As an added benefit, there's nothing like a quick and easy pattern snowflake during the heatwaves of summer.

So then I thought... I've already done so many tiny flakes, I'm not sure I can do another one that would be different. I was about to flip through my Garden Snowflake patterns when I decided to peruse Alexey Kljatov's snowflake collection for inspiration. Today's snowflake is not a rehash of one of my Garden Snowflakes or modeled after one particular snowflake, but instead is a representation of a snowflake shape I admire.

Once again, I have loved seeing block interpretations by other Blockheads!

When it came time to type a name on the pattern below, Pennsylvania definitely did not stand out as a snowflake name. It took me all of about 3.9 seconds to figure out a Colorado name with a Pennsylvania flair or connection.

Pennsylvania is the Keystone State, and Keystone also is the name of a very popular ski area in Colorado. Plus, Keystone, in my mind, might look somewhat like the shape of today's snowflake.

I do have to throw a crucial fact out there, though... Pennsylvania also is known as The Chocolate State.

You may do whatever you'd like with snowflakes you make from this pattern, but you may not sell or republish the pattern. Thanks, and enjoy!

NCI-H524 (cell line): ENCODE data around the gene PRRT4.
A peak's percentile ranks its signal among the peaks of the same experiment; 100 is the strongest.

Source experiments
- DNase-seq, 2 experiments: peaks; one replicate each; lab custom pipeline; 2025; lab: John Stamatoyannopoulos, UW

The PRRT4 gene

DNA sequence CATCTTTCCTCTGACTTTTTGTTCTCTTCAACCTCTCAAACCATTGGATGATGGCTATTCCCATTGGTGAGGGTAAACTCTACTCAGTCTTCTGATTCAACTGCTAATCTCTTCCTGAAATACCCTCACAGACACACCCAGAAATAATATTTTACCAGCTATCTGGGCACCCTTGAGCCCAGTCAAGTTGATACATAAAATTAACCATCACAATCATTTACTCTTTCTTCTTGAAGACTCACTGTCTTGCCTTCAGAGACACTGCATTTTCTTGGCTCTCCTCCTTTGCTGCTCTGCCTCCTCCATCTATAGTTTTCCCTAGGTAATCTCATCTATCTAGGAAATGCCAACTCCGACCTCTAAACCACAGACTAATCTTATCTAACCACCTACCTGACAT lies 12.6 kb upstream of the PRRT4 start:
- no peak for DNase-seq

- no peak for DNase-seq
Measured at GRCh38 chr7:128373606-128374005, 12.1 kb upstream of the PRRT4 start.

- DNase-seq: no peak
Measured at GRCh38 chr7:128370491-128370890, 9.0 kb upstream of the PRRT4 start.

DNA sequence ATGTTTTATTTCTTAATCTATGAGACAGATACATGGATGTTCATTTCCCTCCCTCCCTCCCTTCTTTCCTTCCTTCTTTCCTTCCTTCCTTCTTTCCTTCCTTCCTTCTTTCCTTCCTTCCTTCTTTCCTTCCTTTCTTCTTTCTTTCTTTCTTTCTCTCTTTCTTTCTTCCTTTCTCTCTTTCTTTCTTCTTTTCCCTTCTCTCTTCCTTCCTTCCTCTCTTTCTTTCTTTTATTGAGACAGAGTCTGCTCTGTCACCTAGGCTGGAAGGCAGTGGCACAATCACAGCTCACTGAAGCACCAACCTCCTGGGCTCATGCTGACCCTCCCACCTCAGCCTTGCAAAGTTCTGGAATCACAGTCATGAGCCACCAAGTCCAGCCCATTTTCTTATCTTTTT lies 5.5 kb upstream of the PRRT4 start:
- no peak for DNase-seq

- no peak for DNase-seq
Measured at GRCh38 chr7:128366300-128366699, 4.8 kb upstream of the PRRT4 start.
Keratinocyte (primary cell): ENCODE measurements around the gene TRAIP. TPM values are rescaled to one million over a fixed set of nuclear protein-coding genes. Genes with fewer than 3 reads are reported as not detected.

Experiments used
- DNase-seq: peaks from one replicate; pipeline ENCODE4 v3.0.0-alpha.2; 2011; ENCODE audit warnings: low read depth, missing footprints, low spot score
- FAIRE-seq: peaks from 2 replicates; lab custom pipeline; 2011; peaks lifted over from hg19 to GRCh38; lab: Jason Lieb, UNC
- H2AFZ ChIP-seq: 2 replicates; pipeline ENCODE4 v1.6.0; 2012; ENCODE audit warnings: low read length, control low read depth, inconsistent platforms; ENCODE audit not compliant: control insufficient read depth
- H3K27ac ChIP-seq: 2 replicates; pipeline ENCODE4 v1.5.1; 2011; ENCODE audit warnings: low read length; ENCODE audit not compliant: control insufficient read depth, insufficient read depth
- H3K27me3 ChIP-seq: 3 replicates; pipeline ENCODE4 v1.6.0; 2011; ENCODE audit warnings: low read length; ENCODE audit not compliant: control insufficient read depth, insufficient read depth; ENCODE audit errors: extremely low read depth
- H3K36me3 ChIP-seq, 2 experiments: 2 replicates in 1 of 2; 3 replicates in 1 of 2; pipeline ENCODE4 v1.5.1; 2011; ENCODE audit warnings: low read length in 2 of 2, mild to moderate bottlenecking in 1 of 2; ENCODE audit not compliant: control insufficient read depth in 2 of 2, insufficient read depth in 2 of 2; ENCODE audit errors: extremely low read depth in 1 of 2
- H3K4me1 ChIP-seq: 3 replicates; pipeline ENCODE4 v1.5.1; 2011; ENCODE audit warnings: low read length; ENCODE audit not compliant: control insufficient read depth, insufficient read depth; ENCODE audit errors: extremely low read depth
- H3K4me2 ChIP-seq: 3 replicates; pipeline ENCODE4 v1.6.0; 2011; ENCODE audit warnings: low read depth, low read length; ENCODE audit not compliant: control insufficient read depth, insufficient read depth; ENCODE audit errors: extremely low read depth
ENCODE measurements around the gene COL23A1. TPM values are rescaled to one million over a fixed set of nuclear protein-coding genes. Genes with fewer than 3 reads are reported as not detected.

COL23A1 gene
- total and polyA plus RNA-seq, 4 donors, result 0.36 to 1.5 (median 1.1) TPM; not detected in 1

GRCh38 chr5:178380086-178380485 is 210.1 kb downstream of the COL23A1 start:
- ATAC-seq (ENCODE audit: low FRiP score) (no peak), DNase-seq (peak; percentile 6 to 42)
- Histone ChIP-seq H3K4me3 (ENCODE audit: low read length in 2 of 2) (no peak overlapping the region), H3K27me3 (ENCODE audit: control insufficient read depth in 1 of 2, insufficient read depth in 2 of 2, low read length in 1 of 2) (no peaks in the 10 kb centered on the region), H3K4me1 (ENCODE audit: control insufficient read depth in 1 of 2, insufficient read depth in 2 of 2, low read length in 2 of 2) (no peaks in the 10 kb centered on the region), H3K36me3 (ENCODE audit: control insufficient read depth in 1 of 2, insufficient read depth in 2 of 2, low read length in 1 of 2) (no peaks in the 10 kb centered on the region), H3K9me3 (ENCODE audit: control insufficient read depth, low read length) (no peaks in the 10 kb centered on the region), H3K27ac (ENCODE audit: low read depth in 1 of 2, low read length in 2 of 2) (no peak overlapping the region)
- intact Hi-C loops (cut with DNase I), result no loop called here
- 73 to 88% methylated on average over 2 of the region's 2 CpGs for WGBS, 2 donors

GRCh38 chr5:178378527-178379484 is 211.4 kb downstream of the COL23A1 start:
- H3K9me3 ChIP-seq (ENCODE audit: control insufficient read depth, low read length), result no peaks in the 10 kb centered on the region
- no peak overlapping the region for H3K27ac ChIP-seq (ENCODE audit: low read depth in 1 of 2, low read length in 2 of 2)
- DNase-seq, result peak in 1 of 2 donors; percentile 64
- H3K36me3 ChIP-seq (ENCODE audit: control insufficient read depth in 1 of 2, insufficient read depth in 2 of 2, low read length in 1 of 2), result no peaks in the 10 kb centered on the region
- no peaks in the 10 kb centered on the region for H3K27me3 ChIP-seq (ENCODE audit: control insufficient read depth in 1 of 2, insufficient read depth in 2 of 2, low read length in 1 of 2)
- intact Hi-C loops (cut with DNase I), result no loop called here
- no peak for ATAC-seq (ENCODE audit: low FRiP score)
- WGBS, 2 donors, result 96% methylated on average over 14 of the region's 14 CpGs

Finished Size: 1.5 inches from point to point
Materials: Size 10 crochet thread, size 7 crochet hook, empty pizza box, wax paper or plastic wrap, cellophane tape, water soluble school glue or desired stiffener, water, glitter, small container for glue/water mixture, paintbrush, stick pins that won't be used later for sewing, clear thread or fishing line

Keystone Snowflake Instructions

Make magic ring.

Round 1: Ch 3 (counts as 1 dc and ch 1), * 1 dc in ring, ch 1; repeat from * 10 times for a total of 12 dc; sl st in 2nd ch of starting ch 3. Pull magic circle tight.
If you're not reading this pattern on Snowcatcher, you're not reading the designer's blog. Please go here to see the original.

Round 2: * 1 sc in next ch 1 sp, in next ch 1 sp work 1 dc, ch 3, 1 dc, ch 1, 1 dc, ch 3, 1 dc; repeat from * around 5 times; sl st in starting sc; bind off. Weave in ends.

Finish: Tape wax paper or plastic wrap to top of empty pizza box. Pin snowflake to box on top of wax paper or plastic wrap.

If using glue, mix a few drops of water with a teaspoon of glue in small washable container. Paint snowflake with glue mixture or desired stiffener. Sprinkle lightly with glitter. Wash paintbrush and container thoroughly. Allow snowflake to dry at least 24 hours. Remove pins. Gently peel snowflake from wax paper or plastic wrap. Attach 10-inch clear thread to one spoke, weaving in end. Wrap fishing line around tree branch (or tape to ceiling or any overhead surface) and watch the snowflake twirl freely whenever you walk by! Snowflake also may be taped to window or tied to doorknob or cabinet handle.

Linking up with Busy Hands Quilts and Confessions of a Fabric Addict and My Quilt Infatuation.

21 June 2018

Double Delight

Back in about October, I bought a diamond paint-by-number kit for my eight-year-old neighbor to make for her parents for Christmas. She's been coming over for about an hour every Monday night (that I get off work in time) for about two years now to learn how to quilt (and help me use up my scraps). She'd already made a quilt for each member of her family and two for herself, and I thought she might enjoy doing something different for her parents for Christmas.